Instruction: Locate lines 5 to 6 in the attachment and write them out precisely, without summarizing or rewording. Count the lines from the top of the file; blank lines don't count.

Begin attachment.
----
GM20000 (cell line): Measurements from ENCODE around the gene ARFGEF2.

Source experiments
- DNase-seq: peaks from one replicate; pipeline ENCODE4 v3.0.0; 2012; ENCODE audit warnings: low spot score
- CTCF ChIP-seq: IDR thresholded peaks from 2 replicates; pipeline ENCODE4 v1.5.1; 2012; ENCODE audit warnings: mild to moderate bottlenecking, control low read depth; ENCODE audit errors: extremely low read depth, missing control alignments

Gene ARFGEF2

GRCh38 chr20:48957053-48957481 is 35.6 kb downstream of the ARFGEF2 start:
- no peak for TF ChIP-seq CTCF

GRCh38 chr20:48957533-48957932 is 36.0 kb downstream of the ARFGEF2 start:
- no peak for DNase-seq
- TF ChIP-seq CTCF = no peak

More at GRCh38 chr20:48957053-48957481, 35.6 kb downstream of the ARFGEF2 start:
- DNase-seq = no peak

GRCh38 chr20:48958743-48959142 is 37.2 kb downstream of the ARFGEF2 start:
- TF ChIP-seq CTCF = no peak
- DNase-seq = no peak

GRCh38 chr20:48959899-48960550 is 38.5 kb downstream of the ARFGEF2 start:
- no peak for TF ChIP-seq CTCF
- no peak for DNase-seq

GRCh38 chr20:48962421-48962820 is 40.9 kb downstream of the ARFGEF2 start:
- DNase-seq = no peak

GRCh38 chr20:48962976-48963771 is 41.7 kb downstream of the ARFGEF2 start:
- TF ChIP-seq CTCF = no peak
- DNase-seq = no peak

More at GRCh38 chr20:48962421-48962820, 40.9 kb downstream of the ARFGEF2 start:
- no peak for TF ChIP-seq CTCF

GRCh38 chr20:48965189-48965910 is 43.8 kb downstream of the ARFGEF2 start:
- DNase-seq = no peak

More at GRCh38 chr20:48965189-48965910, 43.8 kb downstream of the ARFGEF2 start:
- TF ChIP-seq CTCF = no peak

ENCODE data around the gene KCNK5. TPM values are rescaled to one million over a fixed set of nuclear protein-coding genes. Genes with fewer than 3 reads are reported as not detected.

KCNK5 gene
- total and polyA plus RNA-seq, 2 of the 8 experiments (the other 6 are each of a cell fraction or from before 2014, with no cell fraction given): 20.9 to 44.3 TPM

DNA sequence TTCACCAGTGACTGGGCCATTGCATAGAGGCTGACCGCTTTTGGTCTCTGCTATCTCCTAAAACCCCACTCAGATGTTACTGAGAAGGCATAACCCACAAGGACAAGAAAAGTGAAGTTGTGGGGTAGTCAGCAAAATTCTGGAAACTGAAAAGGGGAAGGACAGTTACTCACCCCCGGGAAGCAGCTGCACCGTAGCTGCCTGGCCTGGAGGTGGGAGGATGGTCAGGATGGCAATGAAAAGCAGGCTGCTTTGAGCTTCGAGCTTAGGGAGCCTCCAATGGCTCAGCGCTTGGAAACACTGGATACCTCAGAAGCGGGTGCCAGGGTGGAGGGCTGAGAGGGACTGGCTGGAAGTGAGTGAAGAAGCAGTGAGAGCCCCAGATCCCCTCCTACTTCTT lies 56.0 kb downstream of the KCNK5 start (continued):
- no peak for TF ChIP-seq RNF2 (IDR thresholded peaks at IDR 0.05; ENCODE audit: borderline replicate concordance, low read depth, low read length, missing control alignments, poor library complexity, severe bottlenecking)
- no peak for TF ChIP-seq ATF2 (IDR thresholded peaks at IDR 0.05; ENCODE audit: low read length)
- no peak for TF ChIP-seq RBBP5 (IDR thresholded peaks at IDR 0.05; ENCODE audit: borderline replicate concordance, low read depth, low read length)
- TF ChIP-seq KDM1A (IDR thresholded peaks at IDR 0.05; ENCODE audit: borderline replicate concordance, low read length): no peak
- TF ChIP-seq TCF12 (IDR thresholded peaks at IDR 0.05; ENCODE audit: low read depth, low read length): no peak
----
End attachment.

Gene ARFGEF2

GRCh38 chr20:48957053-48957481 is 35.6 kb downstream of the ARFGEF2 start: